A key benchmark rate in Singapore, the three-month Singapore interbank offered rate (SIBOR) eased to a two-week low on Tuesday, dropping to 1.01441 percent, its lowest level since 30 March.
According to a Reuters report, the correction came after the local currency rose following the Monetary Authority of Singapore’s (MAS) move to maintain its policy to allow a “modest and gradual” appreciation of the Singapore dollar.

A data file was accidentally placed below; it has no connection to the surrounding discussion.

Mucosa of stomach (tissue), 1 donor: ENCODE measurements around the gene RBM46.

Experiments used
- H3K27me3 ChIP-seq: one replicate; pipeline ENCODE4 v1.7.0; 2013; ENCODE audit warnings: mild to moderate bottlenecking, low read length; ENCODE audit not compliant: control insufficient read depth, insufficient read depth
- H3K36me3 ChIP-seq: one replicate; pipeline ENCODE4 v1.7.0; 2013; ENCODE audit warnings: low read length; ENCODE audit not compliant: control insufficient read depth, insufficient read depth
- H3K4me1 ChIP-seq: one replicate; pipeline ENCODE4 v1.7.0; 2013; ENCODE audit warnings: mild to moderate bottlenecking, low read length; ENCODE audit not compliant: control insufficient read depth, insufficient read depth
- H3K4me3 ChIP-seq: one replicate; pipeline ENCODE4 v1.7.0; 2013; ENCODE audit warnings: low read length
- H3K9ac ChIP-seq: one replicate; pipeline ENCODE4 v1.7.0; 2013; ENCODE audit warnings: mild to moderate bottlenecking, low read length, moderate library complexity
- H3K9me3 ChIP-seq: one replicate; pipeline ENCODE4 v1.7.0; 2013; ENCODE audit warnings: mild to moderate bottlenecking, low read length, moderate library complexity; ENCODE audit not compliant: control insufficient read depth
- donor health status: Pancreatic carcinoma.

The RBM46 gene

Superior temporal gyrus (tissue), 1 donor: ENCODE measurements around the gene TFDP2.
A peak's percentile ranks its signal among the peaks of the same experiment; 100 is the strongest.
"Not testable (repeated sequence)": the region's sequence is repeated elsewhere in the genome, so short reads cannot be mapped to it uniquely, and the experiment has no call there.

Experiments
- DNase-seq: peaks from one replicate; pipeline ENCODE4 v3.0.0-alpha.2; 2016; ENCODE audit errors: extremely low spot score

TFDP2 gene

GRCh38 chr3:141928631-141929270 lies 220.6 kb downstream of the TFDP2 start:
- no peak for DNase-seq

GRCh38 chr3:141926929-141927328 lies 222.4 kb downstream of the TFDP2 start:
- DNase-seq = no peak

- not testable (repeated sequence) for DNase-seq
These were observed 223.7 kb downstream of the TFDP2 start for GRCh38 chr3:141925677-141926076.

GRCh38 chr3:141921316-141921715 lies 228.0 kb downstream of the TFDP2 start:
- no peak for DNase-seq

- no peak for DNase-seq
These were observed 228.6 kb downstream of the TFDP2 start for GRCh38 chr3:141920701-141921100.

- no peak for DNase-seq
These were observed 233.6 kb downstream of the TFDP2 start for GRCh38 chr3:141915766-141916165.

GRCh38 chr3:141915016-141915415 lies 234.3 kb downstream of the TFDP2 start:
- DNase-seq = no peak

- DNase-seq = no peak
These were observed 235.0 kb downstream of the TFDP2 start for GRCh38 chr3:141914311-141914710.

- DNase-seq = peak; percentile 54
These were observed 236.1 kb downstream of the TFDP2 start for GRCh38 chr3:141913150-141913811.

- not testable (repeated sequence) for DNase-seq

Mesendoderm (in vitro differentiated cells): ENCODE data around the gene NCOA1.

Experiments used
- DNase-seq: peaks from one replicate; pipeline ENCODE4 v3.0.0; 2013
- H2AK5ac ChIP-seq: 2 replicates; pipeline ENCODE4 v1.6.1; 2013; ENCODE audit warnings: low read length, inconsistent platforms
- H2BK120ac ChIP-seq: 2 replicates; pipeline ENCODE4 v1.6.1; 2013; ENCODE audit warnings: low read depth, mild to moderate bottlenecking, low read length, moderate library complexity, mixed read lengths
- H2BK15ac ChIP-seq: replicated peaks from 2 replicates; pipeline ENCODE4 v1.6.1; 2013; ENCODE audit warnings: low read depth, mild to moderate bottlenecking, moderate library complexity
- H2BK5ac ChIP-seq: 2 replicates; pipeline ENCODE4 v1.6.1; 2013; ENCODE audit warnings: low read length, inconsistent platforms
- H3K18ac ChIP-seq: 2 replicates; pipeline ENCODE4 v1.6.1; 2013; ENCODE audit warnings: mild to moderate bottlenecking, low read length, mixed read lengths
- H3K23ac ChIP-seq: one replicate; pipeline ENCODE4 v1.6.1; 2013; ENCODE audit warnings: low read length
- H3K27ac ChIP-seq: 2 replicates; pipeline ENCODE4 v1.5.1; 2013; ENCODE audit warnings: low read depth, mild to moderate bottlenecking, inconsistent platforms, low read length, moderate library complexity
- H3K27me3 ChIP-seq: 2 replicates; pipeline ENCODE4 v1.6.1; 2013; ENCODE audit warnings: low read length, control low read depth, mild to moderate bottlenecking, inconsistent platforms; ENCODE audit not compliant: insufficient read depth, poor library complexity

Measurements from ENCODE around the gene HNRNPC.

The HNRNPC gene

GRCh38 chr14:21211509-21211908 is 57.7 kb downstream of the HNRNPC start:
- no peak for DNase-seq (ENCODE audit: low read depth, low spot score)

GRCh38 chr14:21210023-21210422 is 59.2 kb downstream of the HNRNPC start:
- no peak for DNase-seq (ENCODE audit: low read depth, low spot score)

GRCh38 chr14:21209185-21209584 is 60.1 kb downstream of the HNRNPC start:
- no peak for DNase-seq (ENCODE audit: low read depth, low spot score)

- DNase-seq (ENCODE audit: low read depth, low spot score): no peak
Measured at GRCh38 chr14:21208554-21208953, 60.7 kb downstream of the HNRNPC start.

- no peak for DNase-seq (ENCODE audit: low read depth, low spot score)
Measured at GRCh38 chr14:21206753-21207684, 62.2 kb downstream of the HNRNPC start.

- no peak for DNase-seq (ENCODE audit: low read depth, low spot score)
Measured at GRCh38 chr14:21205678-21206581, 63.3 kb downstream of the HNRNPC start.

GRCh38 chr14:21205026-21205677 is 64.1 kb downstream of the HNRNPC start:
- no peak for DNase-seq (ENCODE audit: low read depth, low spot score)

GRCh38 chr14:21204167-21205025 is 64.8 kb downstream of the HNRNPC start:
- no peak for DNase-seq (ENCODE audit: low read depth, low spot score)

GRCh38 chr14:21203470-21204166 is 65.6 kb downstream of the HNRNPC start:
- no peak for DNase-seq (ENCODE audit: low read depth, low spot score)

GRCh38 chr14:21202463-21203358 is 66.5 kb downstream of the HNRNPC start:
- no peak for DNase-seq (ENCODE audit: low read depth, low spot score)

However, the three-month SIBOR still remains up by 56 basis points since the recorded rate in the beginning of the year, and is on track for its biggest annual increase since 2005.
SIBOR is the rate at which banks loan from one another, and is also the rate at which most home loans are pegged at. An increase on the SIBOR reflects tighter domestic money market conditions and weakness in the Singapore dollar. Weakness of the local currency versus its foreign counterparts can put upward pressure on local interest rates as investors seek more incentive to hold on to the local currency.